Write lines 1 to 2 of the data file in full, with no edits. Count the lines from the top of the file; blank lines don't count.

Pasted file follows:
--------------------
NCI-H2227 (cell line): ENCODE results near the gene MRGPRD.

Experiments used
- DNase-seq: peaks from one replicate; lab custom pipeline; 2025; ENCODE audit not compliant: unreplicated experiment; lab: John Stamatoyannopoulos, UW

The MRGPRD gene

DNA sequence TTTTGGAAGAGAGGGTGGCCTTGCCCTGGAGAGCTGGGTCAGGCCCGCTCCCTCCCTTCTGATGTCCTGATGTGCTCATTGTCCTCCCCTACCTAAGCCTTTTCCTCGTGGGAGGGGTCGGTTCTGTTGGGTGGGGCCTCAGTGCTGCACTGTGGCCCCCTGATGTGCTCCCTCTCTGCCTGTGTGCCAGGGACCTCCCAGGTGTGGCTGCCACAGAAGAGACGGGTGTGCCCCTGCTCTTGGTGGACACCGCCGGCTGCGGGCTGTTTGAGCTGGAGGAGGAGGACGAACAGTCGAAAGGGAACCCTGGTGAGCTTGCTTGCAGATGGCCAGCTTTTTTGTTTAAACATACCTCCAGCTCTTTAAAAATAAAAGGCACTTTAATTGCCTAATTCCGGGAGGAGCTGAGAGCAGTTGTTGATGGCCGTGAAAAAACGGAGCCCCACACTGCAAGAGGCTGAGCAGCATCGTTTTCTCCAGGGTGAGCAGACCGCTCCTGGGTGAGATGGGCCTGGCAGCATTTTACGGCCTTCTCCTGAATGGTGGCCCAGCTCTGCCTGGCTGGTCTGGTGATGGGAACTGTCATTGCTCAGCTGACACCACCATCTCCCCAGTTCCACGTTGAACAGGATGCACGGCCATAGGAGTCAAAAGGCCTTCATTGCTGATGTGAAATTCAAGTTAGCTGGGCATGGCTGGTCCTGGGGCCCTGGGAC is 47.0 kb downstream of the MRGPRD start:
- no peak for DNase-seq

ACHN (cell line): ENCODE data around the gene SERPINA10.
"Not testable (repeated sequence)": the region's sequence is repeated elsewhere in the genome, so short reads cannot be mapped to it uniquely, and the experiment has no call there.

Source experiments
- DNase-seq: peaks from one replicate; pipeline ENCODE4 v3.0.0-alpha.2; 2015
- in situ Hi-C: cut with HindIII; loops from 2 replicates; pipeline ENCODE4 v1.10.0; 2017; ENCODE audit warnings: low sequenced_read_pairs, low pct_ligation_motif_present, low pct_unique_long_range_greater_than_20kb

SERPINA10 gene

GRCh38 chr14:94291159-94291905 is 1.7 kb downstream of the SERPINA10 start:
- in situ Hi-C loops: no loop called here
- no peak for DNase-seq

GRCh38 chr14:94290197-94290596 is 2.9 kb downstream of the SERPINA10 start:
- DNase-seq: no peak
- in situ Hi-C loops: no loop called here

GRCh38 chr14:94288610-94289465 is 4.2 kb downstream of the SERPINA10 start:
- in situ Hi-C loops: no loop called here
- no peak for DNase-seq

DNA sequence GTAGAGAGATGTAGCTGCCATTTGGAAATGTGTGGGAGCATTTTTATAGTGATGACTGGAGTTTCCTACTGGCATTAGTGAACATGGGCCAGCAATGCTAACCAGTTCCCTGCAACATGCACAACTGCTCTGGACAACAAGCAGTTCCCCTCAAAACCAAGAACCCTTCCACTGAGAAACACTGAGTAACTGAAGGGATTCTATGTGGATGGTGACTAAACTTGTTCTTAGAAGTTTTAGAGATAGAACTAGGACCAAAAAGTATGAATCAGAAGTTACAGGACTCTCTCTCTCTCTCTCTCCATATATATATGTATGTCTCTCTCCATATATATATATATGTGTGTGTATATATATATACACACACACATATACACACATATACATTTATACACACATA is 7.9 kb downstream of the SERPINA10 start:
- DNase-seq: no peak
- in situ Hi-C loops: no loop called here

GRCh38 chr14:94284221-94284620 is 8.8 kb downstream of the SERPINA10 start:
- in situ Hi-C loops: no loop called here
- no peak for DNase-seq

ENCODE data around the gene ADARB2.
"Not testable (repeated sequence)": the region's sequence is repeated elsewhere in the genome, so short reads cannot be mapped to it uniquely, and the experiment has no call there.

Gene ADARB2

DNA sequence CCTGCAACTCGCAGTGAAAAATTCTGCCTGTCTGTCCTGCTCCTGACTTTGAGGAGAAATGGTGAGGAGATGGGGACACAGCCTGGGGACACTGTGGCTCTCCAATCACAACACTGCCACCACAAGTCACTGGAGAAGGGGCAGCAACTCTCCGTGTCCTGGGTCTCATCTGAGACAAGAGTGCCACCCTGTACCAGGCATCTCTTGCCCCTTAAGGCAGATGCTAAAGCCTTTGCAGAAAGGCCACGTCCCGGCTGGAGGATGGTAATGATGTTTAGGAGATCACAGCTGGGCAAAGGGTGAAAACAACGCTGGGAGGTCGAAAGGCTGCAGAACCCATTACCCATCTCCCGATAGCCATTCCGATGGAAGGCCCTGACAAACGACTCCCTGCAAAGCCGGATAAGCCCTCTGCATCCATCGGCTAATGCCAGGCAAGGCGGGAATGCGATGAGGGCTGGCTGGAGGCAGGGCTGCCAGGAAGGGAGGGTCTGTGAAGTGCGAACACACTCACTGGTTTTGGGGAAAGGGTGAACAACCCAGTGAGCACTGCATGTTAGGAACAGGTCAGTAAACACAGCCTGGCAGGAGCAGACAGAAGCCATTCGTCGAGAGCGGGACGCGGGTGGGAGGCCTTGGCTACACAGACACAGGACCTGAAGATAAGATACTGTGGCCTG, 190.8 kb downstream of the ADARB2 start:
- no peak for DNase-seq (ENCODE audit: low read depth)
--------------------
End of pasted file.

NCI-H2227 (cell line): ENCODE results near the gene MRGPRD.

Experiments used